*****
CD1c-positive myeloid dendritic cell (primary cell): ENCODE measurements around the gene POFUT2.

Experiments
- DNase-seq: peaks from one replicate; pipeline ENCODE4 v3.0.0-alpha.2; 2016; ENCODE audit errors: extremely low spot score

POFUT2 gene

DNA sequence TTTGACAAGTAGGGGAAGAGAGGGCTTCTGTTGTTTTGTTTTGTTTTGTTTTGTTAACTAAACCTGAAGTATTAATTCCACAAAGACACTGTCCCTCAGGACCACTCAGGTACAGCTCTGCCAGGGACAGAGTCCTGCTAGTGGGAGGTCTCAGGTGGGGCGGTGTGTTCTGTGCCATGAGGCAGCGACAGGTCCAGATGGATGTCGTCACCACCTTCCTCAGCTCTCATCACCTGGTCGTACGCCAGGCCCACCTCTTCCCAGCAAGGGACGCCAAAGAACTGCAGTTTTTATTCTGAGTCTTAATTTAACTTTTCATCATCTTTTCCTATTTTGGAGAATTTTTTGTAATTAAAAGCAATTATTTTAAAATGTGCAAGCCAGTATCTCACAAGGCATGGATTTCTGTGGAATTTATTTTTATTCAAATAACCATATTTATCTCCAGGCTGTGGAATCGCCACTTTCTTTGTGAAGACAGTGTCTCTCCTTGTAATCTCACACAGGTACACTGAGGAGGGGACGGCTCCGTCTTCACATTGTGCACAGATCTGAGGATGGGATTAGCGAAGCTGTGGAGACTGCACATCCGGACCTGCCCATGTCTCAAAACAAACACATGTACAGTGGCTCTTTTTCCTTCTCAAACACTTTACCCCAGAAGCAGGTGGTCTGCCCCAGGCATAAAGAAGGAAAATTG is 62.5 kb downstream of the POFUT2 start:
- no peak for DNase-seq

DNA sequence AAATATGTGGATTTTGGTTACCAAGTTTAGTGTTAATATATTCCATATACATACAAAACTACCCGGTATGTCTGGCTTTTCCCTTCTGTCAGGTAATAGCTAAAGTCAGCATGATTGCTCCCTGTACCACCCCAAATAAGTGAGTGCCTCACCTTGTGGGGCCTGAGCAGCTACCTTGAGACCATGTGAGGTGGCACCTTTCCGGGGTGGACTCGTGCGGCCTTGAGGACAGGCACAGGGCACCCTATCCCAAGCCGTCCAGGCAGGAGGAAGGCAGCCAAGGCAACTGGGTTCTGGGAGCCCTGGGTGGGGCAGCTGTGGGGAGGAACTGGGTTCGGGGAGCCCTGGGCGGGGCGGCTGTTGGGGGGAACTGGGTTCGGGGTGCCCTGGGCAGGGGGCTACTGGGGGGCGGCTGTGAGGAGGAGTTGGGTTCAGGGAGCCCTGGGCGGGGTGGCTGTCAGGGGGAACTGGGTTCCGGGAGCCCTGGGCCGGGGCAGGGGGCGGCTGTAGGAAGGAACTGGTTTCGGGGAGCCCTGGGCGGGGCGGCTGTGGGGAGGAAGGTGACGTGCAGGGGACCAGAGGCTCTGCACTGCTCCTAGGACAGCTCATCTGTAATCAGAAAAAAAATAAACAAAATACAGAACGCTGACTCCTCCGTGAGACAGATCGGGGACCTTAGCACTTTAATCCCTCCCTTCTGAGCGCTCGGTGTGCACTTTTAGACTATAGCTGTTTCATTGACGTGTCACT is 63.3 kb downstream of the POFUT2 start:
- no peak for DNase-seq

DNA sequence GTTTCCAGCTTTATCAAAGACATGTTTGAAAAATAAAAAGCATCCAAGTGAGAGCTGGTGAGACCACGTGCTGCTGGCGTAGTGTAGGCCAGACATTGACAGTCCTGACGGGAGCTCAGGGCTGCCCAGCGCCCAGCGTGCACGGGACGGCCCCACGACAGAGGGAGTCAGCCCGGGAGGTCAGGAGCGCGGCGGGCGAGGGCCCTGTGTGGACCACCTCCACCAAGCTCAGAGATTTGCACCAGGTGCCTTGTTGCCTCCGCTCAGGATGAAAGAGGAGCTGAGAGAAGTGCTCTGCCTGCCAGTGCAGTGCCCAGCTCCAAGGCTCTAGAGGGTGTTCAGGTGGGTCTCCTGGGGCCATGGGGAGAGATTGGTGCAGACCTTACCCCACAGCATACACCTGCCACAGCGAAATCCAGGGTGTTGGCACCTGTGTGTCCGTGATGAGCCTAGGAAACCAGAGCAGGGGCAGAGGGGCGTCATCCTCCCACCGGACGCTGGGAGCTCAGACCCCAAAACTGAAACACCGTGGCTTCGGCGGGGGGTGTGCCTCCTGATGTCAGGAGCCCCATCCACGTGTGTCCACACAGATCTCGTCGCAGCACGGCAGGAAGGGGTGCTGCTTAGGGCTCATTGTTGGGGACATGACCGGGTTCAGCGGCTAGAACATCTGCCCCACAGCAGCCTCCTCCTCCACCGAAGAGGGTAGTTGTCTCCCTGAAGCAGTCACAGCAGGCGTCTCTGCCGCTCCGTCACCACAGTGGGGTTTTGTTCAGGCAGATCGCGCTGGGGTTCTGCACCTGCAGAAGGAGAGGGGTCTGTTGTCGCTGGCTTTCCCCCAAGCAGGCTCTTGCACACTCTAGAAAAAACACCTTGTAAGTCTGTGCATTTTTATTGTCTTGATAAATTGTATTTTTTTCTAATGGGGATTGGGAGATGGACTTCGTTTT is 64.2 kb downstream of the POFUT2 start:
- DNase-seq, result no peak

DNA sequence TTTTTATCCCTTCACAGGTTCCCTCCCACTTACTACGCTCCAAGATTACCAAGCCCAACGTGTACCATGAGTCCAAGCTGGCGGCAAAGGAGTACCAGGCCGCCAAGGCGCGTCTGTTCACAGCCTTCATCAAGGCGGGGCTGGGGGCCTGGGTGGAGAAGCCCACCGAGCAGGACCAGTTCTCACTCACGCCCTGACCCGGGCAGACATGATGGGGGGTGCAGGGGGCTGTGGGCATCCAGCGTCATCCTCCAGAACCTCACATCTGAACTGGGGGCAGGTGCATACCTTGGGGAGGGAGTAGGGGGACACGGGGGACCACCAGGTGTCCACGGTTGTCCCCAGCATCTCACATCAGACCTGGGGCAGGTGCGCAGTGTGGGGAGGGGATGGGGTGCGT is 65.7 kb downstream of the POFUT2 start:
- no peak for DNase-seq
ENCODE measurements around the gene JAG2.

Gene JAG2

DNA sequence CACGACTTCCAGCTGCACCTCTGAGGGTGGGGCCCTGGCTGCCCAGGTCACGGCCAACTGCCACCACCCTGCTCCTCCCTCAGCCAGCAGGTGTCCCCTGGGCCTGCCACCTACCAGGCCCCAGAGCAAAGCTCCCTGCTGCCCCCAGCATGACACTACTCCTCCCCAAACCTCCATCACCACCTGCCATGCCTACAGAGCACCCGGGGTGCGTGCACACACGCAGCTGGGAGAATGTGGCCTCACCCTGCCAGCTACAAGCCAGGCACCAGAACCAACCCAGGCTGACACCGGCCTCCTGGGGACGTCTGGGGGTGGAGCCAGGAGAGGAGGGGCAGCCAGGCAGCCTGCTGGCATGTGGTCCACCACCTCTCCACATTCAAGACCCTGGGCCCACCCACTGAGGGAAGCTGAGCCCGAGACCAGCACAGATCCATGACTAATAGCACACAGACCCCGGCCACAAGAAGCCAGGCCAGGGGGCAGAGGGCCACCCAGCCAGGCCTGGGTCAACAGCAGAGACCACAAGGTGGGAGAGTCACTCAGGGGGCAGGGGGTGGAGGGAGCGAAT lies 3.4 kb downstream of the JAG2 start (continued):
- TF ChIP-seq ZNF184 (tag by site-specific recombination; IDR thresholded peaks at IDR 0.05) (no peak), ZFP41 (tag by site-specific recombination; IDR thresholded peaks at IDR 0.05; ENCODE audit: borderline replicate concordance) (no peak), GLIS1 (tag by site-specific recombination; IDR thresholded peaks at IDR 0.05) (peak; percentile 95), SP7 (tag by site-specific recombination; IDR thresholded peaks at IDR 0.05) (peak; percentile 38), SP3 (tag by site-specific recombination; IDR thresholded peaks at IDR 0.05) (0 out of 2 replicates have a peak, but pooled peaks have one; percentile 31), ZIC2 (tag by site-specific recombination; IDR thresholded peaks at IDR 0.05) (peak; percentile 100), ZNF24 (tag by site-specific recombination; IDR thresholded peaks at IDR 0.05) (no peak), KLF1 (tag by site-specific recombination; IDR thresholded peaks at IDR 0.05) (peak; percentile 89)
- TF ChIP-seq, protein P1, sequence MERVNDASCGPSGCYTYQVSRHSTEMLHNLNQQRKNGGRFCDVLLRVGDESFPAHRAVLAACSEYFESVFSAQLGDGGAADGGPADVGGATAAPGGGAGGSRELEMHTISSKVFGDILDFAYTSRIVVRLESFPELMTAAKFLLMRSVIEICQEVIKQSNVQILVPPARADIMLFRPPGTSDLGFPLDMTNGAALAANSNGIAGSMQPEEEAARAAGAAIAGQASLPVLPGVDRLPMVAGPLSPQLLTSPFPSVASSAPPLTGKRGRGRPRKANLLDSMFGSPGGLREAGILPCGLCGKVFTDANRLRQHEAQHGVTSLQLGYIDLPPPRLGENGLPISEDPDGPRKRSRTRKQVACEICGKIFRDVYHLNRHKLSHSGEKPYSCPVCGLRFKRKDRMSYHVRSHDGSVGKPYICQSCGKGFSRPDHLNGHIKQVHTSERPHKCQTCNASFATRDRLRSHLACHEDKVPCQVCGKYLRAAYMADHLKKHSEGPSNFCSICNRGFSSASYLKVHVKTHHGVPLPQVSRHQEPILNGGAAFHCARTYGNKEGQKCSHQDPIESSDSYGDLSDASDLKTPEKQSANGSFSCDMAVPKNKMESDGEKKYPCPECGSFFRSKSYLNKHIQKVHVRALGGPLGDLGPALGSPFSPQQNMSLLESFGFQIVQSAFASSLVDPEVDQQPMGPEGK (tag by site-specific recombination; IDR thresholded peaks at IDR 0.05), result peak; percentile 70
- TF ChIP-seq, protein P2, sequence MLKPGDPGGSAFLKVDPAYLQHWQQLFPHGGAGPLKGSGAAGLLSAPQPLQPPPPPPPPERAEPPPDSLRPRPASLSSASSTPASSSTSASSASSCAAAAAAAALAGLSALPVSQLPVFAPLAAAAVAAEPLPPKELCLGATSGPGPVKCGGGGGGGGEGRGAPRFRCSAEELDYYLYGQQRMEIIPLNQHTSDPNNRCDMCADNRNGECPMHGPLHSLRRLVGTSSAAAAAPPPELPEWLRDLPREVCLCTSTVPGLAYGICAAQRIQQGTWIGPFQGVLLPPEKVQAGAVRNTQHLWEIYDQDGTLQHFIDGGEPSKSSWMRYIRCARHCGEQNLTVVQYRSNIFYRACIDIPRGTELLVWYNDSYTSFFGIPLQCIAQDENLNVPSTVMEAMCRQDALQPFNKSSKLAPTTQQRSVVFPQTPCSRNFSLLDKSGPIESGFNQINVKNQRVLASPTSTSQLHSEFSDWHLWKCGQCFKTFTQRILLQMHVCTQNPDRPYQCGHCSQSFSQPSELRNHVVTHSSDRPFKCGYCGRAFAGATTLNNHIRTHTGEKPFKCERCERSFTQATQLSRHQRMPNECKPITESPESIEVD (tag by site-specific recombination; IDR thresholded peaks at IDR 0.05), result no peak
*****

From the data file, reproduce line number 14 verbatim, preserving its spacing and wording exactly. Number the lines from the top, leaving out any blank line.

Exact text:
Gene JAG2